Do you have a name for your car? I do – her (yes, “her”) name is Kari, pronounced “CAR-ee”. Get it? I gave Kari the same name as the woman who sold her to me. I know I’m not the only person who does this kind of thing, though I might be the only person who used a pun. But why do people do this? What is behind our fascination with assigning proper names to things or beings that don’t really need one? Why do we humans name EVERYTHING that our little hearts see?
I shall call you…
The fancy word for this facet of human behavior is “anthropomorphize”. It means to attribute human qualities to an animal or object. Apparently, psychologists say that we have a tendency to think that all things have the same level of understanding as we humans do. This is easy to see in our pets. Don’t get upset – I have two cats that I adore, and I KNOW in my heart they love me. But really, our pets just aren’t capable of the exact same level of reasoning that we are. I don’t think that means that our pets don’t care about us – they just don’t have the same human understanding about it that we have.
It’s natural that we would name our pets, but have you ever assigned a name to an animal that doesn’t belong to you? My husband and I had a katydid hanging out in our garage for a few days. We left her alone because Wikipedia told me the females can bite. I named her…what else…Katy. Turns out, that was my human brain trying to understand her. It’s our empathetic human brains trying to make a connection. I was trying to assign human thoughts to her, when in all likelihood, she had only three thoughts, or, more accurately, instincts – “threat”, “food”, or “mate”.
Survival of the silliest
Believe it or not, anthropomorphizing is also hard-wired into humans as a survival technique. When we assign human qualities to something, we assume that thing has some form of intelligence. We assume that its behavior is intentional and directly related to us. It’s safer to think that every snake we see is out to get us and going to bite us instead of blindly trusting all snakes. The downside of this is thinking that things are out to get us that actually aren’t. Have you ever tripped over something in your house and yelled at it? The thing didn’t get in your way intentionally, but it seems like it did. We assigned a human motivation to explain why we got hurt.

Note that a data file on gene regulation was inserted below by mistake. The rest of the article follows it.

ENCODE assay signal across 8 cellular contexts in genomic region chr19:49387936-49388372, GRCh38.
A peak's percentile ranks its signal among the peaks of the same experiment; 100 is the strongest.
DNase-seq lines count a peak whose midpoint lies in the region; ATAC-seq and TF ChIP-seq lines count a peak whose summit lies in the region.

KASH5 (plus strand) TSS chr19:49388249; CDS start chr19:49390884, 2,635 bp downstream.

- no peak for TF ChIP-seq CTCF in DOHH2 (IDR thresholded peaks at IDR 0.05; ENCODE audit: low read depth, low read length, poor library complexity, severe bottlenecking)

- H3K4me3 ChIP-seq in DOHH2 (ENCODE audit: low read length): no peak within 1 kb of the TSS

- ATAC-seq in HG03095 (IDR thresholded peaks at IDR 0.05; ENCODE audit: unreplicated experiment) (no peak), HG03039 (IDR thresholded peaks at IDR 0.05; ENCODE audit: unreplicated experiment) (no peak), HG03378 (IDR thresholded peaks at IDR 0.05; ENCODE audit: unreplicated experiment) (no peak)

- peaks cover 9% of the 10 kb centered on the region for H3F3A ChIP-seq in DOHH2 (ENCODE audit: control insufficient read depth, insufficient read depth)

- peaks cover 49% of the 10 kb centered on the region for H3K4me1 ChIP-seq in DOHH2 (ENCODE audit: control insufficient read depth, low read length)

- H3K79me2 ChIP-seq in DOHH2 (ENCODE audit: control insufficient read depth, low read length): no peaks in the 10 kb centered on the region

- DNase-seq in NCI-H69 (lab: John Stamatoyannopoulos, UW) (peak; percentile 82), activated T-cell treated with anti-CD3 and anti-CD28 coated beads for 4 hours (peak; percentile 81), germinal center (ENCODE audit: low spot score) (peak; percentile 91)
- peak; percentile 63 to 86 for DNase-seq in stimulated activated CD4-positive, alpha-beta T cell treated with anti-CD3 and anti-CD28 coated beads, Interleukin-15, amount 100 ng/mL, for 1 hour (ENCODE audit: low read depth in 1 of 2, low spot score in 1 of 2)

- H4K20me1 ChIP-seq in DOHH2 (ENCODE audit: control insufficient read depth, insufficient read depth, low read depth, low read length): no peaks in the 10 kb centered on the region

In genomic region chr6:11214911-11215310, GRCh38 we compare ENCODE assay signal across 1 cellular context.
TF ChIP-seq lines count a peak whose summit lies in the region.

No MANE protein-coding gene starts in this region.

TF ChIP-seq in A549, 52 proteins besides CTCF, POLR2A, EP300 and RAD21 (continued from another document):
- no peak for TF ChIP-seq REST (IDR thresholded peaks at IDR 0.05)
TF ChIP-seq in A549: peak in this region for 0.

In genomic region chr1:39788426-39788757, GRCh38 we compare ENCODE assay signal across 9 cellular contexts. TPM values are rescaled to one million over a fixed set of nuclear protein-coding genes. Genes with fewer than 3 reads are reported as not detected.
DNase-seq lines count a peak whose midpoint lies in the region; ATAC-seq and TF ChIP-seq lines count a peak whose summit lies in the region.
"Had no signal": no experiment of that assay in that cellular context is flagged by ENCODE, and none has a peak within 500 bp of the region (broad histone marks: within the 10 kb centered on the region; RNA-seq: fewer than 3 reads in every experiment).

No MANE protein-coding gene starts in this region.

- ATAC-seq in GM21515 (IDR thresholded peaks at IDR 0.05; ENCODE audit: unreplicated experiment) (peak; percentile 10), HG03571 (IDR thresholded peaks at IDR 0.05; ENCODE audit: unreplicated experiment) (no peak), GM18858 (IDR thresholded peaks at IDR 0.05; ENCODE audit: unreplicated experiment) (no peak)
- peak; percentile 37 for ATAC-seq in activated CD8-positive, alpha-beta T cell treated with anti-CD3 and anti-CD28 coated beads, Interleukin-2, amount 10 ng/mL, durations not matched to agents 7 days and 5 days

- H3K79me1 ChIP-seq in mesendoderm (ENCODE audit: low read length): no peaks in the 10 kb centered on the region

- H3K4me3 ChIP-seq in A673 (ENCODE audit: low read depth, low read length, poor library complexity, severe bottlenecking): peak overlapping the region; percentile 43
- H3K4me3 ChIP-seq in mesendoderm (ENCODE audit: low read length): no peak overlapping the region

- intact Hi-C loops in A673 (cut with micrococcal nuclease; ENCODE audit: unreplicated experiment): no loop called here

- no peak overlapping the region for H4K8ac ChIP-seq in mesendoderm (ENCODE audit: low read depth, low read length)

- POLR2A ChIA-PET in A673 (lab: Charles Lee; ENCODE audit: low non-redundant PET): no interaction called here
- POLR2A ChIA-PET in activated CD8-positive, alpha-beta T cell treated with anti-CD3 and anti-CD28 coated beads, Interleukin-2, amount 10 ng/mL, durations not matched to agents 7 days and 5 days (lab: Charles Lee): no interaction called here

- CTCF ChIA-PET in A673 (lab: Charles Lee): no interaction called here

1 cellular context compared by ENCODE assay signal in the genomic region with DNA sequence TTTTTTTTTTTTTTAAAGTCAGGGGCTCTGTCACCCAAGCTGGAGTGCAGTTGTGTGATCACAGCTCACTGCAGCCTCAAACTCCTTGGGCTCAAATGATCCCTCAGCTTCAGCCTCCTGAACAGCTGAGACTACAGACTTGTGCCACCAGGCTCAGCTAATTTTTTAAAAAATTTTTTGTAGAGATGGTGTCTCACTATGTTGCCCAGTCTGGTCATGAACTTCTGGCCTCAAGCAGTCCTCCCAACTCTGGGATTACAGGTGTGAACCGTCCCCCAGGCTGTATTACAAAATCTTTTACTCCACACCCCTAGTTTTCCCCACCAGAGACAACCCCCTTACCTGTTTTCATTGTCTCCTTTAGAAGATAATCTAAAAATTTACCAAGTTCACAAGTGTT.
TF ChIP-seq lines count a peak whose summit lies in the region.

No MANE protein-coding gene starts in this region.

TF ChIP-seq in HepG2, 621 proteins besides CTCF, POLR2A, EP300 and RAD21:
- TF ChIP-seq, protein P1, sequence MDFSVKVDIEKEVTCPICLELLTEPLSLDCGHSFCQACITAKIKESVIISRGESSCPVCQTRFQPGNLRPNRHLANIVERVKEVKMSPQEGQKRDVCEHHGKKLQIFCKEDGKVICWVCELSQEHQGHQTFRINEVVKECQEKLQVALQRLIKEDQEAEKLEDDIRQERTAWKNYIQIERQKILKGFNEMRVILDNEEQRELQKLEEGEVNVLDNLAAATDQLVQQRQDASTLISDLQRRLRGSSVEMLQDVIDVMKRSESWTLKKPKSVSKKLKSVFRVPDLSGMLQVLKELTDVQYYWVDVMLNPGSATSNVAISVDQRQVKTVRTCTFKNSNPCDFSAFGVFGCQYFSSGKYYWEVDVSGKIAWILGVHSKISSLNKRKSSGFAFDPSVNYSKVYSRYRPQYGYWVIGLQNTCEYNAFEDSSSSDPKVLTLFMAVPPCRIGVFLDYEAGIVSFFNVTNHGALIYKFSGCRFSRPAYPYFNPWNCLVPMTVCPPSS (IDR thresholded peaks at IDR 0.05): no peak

Congrats! You’re normal!
The good news is that if you’re the kind of person who names things in your life, you’re totally normal. Though some people might think anthropomorphizing means you’re crazy or immature, the opposite is actually true. No other species on Earth engages in this behavior. Your brain just has a high level of social cognition. We identify a special relationship between us and the thing we’ve named. It becomes part of our identity – think of a musician who names his guitar.
The next time you squelch the urge to give your houseplant a name, go ahead and do it anyway! If anyone teases you about it, you can now give them scientific explanations for why humans need to name everything. I, for one, plan on naming more things in my life. Probably with puns. Definitely with puns.